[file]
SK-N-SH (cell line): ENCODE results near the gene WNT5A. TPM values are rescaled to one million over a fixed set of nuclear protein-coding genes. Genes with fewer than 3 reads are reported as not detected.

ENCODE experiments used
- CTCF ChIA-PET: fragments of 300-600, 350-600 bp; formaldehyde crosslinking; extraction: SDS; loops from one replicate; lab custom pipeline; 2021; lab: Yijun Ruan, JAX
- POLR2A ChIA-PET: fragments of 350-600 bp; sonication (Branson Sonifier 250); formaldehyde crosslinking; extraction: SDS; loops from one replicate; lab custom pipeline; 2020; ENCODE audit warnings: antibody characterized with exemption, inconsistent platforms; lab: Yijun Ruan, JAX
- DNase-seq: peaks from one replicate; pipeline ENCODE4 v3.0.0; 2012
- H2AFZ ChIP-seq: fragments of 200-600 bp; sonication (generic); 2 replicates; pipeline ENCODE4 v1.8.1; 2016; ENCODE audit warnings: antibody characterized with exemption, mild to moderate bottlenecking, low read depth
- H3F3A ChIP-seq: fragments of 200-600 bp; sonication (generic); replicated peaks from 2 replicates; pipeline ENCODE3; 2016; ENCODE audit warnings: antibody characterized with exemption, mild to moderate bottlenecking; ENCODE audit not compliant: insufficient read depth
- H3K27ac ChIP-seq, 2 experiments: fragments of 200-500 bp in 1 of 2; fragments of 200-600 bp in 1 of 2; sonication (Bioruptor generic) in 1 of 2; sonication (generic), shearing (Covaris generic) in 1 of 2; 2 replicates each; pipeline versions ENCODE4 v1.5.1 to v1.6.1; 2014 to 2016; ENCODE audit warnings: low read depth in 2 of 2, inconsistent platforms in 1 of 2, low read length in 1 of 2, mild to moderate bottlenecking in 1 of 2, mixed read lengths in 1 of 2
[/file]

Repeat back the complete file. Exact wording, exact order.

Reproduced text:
SK-N-SH (cell line): ENCODE results near the gene WNT5A. TPM values are rescaled to one million over a fixed set of nuclear protein-coding genes. Genes with fewer than 3 reads are reported as not detected.

ENCODE experiments used
- CTCF ChIA-PET: fragments of 300-600, 350-600 bp; formaldehyde crosslinking; extraction: SDS; loops from one replicate; lab custom pipeline; 2021; lab: Yijun Ruan, JAX
- POLR2A ChIA-PET: fragments of 350-600 bp; sonication (Branson Sonifier 250); formaldehyde crosslinking; extraction: SDS; loops from one replicate; lab custom pipeline; 2020; ENCODE audit warnings: antibody characterized with exemption, inconsistent platforms; lab: Yijun Ruan, JAX
- DNase-seq: peaks from one replicate; pipeline ENCODE4 v3.0.0; 2012
- H2AFZ ChIP-seq: fragments of 200-600 bp; sonication (generic); 2 replicates; pipeline ENCODE4 v1.8.1; 2016; ENCODE audit warnings: antibody characterized with exemption, mild to moderate bottlenecking, low read depth
- H3F3A ChIP-seq: fragments of 200-600 bp; sonication (generic); replicated peaks from 2 replicates; pipeline ENCODE3; 2016; ENCODE audit warnings: antibody characterized with exemption, mild to moderate bottlenecking; ENCODE audit not compliant: insufficient read depth
- H3K27ac ChIP-seq, 2 experiments: fragments of 200-500 bp in 1 of 2; fragments of 200-600 bp in 1 of 2; sonication (Bioruptor generic) in 1 of 2; sonication (generic), shearing (Covaris generic) in 1 of 2; 2 replicates each; pipeline versions ENCODE4 v1.5.1 to v1.6.1; 2014 to 2016; ENCODE audit warnings: low read depth in 2 of 2, inconsistent platforms in 1 of 2, low read length in 1 of 2, mild to moderate bottlenecking in 1 of 2, mixed read lengths in 1 of 2